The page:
09. Autofill

You may have been wondering if you were going to have to rewrite all your formulae into all the other cells under row 8…well rest assured you don’t. Spreadsheets provide a utility called “Autofill” that is going to make our lives much easier!

Start by selecting the range A8:M8, your selection should look something like this when you’re done:

Click on the above image to see the full version...

At the bottom of Cell M8 you will notice a small black square. When you hover your mouse over it, the cursor changes to a cross. If you now left mouse click and drag that square down to Row 37, “Calc” will automatically fill in all the formulae in the selection. (Question: Why did we fill to Row 37?)

The Autofill utility can very quickly highlight problems in our formulae. If your cells don’t look correct then we may need to revise a formula or two. In our example the most obvious error is in Cell E9 which should have a score in it but doesn’t:

Can you pick why it didn’t work? Have a look at the formula in Cell E8 which is definitely correct and the formula in Cell E9 which is definitely wrong:

Cell E8 : =IF(AND(MID(gv.G1,1,1)="1",gv.G5<>""),gv.G5,"")
Cell E9 : =IF(AND(MID(gv.G2,1,1)="1",gv.G6<>""),gv.G6,"")

Notice that Autofill has automatically increased the references to the cells. This is amazingly helpful and saves you having to create each formula individually…however, the reference to “gv.G1” in our original formula needs to stay the same throughout all the formulae in the Task 1 column.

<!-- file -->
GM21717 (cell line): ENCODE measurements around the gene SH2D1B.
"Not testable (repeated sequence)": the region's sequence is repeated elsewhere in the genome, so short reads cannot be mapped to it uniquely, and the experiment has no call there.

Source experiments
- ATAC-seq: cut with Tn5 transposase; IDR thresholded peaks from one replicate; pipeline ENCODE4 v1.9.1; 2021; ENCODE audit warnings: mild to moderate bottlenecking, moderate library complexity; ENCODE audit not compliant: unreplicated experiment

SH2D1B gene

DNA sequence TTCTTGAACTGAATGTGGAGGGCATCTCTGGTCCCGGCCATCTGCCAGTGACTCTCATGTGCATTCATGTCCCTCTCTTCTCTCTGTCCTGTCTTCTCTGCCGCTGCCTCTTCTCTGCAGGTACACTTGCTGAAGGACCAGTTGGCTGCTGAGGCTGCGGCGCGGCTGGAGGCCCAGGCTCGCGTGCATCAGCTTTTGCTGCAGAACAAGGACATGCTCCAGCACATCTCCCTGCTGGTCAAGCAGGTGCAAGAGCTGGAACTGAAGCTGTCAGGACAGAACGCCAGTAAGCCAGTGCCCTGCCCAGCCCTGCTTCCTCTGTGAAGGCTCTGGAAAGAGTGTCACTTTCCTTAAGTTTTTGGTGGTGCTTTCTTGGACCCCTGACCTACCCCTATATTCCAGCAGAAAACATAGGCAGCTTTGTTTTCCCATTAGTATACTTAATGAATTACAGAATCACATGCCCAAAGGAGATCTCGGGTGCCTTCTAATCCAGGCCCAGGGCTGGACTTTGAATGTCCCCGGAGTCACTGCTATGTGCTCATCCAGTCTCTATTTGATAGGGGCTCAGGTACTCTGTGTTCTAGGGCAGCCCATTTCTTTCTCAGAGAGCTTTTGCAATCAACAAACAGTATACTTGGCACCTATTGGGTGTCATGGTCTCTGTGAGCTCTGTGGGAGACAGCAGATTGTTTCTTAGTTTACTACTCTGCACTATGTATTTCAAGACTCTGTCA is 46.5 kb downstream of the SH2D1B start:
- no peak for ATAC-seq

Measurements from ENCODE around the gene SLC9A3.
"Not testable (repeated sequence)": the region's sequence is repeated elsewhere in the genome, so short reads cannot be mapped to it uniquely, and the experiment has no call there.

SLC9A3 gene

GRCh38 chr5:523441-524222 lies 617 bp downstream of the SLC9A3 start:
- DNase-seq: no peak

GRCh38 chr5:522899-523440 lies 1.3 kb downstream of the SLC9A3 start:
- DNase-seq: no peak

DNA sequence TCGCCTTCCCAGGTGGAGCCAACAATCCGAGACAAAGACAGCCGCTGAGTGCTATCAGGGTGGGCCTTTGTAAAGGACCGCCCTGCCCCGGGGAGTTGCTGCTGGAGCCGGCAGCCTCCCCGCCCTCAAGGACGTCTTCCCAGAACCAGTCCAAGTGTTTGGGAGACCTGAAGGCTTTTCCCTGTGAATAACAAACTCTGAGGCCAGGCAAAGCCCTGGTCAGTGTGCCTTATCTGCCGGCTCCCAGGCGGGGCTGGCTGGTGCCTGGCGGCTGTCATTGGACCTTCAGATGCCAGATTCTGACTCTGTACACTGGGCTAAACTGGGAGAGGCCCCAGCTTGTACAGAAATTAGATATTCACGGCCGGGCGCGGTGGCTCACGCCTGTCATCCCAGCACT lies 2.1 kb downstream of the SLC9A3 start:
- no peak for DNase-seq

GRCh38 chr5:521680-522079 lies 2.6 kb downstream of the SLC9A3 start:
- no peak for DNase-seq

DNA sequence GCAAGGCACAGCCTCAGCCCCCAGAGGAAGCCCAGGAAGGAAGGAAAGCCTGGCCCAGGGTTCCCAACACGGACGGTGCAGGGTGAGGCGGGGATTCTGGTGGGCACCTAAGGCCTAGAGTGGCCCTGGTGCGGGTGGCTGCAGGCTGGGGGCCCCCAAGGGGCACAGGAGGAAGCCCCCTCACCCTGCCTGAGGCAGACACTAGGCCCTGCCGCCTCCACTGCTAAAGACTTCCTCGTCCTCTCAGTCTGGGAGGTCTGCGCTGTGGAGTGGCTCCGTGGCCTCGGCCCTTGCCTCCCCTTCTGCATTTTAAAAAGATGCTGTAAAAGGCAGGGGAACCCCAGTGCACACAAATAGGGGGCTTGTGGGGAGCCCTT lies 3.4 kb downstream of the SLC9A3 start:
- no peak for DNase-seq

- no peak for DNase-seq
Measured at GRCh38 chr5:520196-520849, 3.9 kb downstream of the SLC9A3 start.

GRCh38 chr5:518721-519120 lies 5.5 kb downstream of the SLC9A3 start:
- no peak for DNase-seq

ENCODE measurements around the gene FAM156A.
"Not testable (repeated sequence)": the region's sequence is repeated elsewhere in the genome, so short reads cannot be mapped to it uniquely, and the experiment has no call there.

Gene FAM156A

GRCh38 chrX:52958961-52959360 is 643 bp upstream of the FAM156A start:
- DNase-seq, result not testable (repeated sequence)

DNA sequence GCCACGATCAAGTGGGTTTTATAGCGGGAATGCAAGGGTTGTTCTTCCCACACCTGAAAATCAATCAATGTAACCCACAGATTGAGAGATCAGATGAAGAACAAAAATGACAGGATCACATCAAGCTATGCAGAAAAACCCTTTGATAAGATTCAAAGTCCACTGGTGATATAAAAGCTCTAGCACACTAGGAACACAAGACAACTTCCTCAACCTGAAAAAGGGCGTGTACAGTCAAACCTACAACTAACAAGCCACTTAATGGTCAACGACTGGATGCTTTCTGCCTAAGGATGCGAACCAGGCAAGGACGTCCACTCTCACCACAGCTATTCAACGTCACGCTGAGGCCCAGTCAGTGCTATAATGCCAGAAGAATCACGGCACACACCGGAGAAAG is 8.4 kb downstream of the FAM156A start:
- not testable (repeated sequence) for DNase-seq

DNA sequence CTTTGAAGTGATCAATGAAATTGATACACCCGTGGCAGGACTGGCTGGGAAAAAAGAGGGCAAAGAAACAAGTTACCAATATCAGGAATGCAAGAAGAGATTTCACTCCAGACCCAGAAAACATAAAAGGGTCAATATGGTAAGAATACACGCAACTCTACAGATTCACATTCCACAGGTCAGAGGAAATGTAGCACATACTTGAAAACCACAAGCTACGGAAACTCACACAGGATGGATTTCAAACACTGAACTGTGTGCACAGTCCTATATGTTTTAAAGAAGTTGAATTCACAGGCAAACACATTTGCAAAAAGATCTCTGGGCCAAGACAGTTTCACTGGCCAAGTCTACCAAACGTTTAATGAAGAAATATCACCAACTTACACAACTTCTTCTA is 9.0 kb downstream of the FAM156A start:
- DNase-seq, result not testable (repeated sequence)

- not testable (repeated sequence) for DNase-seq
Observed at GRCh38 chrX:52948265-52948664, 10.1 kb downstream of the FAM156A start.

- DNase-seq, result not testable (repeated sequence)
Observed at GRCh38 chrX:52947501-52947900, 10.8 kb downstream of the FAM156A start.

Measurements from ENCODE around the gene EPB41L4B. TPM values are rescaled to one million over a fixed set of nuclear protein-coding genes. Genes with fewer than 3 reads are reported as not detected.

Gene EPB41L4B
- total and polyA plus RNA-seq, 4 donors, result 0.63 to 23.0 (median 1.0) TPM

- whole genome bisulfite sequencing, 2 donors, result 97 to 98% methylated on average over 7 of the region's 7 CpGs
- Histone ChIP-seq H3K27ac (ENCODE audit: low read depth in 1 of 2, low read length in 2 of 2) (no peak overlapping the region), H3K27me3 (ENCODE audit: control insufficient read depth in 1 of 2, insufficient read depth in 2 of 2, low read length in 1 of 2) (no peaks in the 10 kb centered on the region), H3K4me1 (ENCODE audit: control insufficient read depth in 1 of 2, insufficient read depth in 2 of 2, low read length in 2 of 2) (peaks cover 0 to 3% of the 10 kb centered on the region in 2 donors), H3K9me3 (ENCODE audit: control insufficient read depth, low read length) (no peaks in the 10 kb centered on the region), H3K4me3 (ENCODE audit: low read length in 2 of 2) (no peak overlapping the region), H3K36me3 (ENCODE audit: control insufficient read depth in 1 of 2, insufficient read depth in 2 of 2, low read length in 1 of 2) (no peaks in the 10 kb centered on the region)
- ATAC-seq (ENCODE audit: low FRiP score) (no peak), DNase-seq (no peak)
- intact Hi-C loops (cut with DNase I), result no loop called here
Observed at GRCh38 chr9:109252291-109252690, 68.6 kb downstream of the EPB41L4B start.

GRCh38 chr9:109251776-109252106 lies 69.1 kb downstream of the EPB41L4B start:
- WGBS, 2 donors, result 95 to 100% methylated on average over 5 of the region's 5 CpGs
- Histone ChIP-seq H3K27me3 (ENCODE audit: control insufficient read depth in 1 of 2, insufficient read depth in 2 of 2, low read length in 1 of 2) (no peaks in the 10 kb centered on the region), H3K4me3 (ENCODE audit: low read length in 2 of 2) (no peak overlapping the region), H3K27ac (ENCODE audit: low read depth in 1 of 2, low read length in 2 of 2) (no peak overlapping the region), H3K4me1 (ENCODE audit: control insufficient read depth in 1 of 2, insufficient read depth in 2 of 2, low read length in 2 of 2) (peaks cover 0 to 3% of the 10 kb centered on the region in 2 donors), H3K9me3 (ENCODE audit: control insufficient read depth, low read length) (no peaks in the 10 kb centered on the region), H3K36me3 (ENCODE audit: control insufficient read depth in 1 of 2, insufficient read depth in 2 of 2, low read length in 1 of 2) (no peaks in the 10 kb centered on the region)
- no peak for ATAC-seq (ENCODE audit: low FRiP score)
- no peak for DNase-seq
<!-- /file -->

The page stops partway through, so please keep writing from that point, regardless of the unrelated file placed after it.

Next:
Absolute vs. Relative Cell referencing
This problem highlights exactly why we need to be able to have absolute cell references and relative cell references. By default, all our cell references are relative, meaning that if we use autofill to replicate formulae, it will do so while maintaining the relative differences between rows and columns.

But if we want our cell reference to be absolute (and never change when using autofill) then we need to add a dollar symbol in front of the column reference and/or the row reference.

  • gv.G1 : Both Column G and Row 1 are relative
  • gv.$G1 : Column G is absolute, Row 1 is relative
  • gv.G$1 : Column G is relative, Row 1 is absolute
  • gv.$G$1 : Both Column G and Row 1 are absolute

Returning to our example:
So in our example, when we drag the formulae down we need the row reference to remain the same, therefore we need to put a dollar symbol (“$”) in front of the Row reference in all the Task formulae…so undo the autofill we just tried and alter your formulae before trying again…this time drag your formulae down to Row 38:

Once again (at least in my spreadsheet) I have a couple of errors. My Student ID cells are attempting to fill in blank squares with a zero and my SURNAME field is giving me an error because it’s trying to apply functions to a blank cell. Both of these errors are easily fixed with an appropriate “IF” function wrapped around them…so once again I’ll undo my autofill and have another go:

Okay, so this time row 38 contains nothing, which indicates my formulae are outputting blanks when there is no data…exactly what I wanted. Technically I can now delete all the formulae that exists in Row 38, the easiest way to do this is to:

  1. Click on the number representing Row 38 (to select the whole row)
  2. Press the “Del” key (which deletes all content in the selection)

Final Autofill Comments
So, now that you’ve seen autofill in action, keep it in mind when building your formulae. If you think ahead when creating a formula you can often save yourself a lot of time!

Note also: Autofill can recognise patterns, so if you create 2 or 3 cells next to each other that mimic a sequence you’re trying to achieve, autofill will often copy your sequence with the rest of the cells you apply it to.

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